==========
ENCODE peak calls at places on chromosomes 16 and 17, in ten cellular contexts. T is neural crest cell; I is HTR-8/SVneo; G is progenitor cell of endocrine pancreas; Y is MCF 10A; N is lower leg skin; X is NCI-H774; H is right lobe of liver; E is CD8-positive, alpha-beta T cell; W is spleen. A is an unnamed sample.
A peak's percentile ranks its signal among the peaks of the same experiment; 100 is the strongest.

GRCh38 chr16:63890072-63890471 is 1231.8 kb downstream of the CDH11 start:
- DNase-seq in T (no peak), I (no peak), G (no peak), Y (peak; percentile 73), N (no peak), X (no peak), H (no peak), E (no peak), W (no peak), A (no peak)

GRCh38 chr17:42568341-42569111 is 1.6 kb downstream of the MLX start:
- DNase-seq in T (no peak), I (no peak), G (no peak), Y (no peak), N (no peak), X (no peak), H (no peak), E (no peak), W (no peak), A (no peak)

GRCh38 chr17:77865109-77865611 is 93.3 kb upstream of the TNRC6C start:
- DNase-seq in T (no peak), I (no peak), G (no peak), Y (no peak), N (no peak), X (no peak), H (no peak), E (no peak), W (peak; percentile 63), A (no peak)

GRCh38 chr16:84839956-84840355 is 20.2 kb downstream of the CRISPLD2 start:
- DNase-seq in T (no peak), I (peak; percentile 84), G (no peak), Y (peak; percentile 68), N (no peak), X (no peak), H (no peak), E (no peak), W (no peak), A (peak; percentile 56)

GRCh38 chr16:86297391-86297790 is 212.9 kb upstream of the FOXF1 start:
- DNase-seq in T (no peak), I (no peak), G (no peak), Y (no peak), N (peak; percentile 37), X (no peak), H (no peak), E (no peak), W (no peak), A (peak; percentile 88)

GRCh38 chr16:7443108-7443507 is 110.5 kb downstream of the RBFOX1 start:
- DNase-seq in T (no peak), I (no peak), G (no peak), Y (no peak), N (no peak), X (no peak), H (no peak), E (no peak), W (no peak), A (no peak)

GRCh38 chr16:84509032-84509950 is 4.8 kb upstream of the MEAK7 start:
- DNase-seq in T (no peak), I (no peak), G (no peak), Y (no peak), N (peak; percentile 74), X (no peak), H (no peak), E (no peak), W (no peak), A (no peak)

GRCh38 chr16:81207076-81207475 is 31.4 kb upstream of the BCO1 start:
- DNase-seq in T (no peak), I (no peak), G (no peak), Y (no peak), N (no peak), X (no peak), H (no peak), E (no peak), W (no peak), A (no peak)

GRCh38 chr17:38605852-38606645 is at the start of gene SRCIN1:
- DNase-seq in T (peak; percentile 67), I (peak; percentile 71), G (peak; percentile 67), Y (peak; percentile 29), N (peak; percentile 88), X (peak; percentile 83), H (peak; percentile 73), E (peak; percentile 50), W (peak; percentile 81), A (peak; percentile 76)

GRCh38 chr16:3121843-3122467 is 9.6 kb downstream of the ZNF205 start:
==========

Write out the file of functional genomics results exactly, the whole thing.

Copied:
ENCODE peak calls at places on chromosomes 16 and 17, in ten cellular contexts. T is neural crest cell; I is HTR-8/SVneo; G is progenitor cell of endocrine pancreas; Y is MCF 10A; N is lower leg skin; X is NCI-H774; H is right lobe of liver; E is CD8-positive, alpha-beta T cell; W is spleen. A is an unnamed sample.
A peak's percentile ranks its signal among the peaks of the same experiment; 100 is the strongest.

GRCh38 chr16:63890072-63890471 is 1231.8 kb downstream of the CDH11 start:
- DNase-seq in T (no peak), I (no peak), G (no peak), Y (peak; percentile 73), N (no peak), X (no peak), H (no peak), E (no peak), W (no peak), A (no peak)

GRCh38 chr17:42568341-42569111 is 1.6 kb downstream of the MLX start:
- DNase-seq in T (no peak), I (no peak), G (no peak), Y (no peak), N (no peak), X (no peak), H (no peak), E (no peak), W (no peak), A (no peak)

GRCh38 chr17:77865109-77865611 is 93.3 kb upstream of the TNRC6C start:
- DNase-seq in T (no peak), I (no peak), G (no peak), Y (no peak), N (no peak), X (no peak), H (no peak), E (no peak), W (peak; percentile 63), A (no peak)

GRCh38 chr16:84839956-84840355 is 20.2 kb downstream of the CRISPLD2 start:
- DNase-seq in T (no peak), I (peak; percentile 84), G (no peak), Y (peak; percentile 68), N (no peak), X (no peak), H (no peak), E (no peak), W (no peak), A (peak; percentile 56)

GRCh38 chr16:86297391-86297790 is 212.9 kb upstream of the FOXF1 start:
- DNase-seq in T (no peak), I (no peak), G (no peak), Y (no peak), N (peak; percentile 37), X (no peak), H (no peak), E (no peak), W (no peak), A (peak; percentile 88)

GRCh38 chr16:7443108-7443507 is 110.5 kb downstream of the RBFOX1 start:
- DNase-seq in T (no peak), I (no peak), G (no peak), Y (no peak), N (no peak), X (no peak), H (no peak), E (no peak), W (no peak), A (no peak)

GRCh38 chr16:84509032-84509950 is 4.8 kb upstream of the MEAK7 start:
- DNase-seq in T (no peak), I (no peak), G (no peak), Y (no peak), N (peak; percentile 74), X (no peak), H (no peak), E (no peak), W (no peak), A (no peak)

GRCh38 chr16:81207076-81207475 is 31.4 kb upstream of the BCO1 start:
- DNase-seq in T (no peak), I (no peak), G (no peak), Y (no peak), N (no peak), X (no peak), H (no peak), E (no peak), W (no peak), A (no peak)

GRCh38 chr17:38605852-38606645 is at the start of gene SRCIN1:
- DNase-seq in T (peak; percentile 67), I (peak; percentile 71), G (peak; percentile 67), Y (peak; percentile 29), N (peak; percentile 88), X (peak; percentile 83), H (peak; percentile 73), E (peak; percentile 50), W (peak; percentile 81), A (peak; percentile 76)

GRCh38 chr16:3121843-3122467 is 9.6 kb downstream of the ZNF205 start: